Thank you to David Calvo and Catherine Ryan for sharing the following discovery and links!
After having been misidentified for more than sixty years, the newly identified butterfly makes its home in the spruce and aspen forest of the Tanana-Yukon River basin. Arctic species of butterflies such as the Tanana Arctic are able to survive in such extremely harsh conditions because their bodies produce a natural anti-freeze.
Why is this re-identification important? It could be holding clues about Alaska’s geological history. And the Tanana Arctic may be found to be the only butterfly endemic to Alaska. Also too it lives in an area where the permafrost is melting. Butterflies are known to quickly respond to climate change. The Tanana Arctic’s response could aid scientists in determining variaitions in the sensitive Arctic ecosystem.
Read More About the Tanana Arctic Butterfly Here:
Huron Daily Tribune
Andrew Warren, who made the discovery, is the senior collections manager at the McGuire Center for Lepidoptera and Biodiversity at the Florida Museum of Natural History. I had the great joy to travel with Thomas C. Emmel, the director at the McGuire Center, to Angangueo and interview him at the Sierra Chincua Monarch Butterfly Biosphere reserve. You can watch the interview on youtube at this link.
This undated image provided by lepidopterist Andrew Warren shows the newly discovered Tanana Arctic butterfly. Research by Warren released on March 15, 2016 suggests that the newly discovered species evolved from the offspring of two related butterfly species, and he thinks all three lived in the Beringia region between Alaska and Russia before the last ice age. (Andrew Warren/Florida Museum of Natural History via AP)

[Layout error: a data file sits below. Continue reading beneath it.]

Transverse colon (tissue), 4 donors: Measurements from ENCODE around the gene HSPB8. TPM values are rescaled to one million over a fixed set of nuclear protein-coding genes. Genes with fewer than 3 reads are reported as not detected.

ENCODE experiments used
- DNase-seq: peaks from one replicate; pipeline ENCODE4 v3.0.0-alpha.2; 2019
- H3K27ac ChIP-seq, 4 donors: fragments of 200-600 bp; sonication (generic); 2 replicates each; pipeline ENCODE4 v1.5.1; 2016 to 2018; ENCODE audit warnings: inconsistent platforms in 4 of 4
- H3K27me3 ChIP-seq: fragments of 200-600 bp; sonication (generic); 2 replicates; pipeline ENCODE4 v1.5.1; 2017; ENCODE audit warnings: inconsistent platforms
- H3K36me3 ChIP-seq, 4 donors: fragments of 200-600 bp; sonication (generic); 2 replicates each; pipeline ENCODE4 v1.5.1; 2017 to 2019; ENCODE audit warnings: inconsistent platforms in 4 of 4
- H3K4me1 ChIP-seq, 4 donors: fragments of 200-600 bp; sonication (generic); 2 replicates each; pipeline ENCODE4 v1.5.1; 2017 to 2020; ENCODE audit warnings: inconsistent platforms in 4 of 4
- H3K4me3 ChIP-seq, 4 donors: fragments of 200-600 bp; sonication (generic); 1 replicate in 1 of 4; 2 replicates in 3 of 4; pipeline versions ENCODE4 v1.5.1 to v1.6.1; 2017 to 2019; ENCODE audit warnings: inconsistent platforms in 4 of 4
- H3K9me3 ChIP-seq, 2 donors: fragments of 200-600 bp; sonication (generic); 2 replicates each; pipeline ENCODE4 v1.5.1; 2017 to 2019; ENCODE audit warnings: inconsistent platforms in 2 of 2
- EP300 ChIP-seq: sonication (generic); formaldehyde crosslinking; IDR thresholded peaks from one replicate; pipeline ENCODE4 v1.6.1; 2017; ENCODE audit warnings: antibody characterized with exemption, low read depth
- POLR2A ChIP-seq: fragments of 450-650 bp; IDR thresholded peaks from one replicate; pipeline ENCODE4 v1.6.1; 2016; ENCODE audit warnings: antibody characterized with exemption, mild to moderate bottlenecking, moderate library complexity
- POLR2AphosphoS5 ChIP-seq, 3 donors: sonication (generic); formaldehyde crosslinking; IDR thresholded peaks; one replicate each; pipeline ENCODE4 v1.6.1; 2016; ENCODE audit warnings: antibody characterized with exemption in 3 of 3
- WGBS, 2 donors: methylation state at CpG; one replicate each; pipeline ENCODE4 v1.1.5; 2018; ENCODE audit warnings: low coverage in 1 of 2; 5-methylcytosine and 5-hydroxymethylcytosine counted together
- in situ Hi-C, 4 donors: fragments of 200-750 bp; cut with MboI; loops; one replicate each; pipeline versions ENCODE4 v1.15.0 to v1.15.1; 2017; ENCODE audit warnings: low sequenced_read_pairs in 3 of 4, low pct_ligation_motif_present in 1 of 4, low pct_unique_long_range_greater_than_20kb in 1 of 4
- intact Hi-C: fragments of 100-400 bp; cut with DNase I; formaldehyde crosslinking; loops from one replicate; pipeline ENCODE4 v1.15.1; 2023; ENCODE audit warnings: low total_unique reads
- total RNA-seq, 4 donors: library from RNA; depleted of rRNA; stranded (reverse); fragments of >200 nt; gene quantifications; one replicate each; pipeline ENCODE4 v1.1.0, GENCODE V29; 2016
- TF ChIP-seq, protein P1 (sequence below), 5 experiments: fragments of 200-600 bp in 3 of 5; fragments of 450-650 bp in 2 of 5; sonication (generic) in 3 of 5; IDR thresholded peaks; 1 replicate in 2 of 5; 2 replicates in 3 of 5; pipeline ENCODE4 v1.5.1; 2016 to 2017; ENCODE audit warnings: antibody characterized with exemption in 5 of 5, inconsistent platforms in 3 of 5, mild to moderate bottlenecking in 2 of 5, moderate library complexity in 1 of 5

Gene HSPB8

Horses neigh, bugs crawl across the lens, and Monarchs flutter in the background —interview on the mountaintop and it was all beautiful! Video includes footage from my forthcoming film, Beauty on the Wing ~ Life Story of the Monarch Butterfly.
Monarch Migration Interview with Tom Emmel, filmed at the summit of the Sierra Chincua Monarch Butterfly Biosphere Reserve, Angangueo, Mexico.
This was Tom’s 40th trip to Angangueo to study the Monarchs. In this interview, he provides some historical perspective from those very first trips to the remote Oyamel fir forests atop the Trans-Mexican Volcanic Mountains. We learn how scientists count millions of Monarchs. Tom discusses the state of the Monarch migration today and why it is in crisis.
Tom Emmel is the Director of the McGuire Center for Lepidoptera and Biodiversity at the Museum of Natural History of the University of Florida, Gainesville. Additional footage shot at El Rosario Monarch Butterfly Reserve and at the base of Sierra Chincua.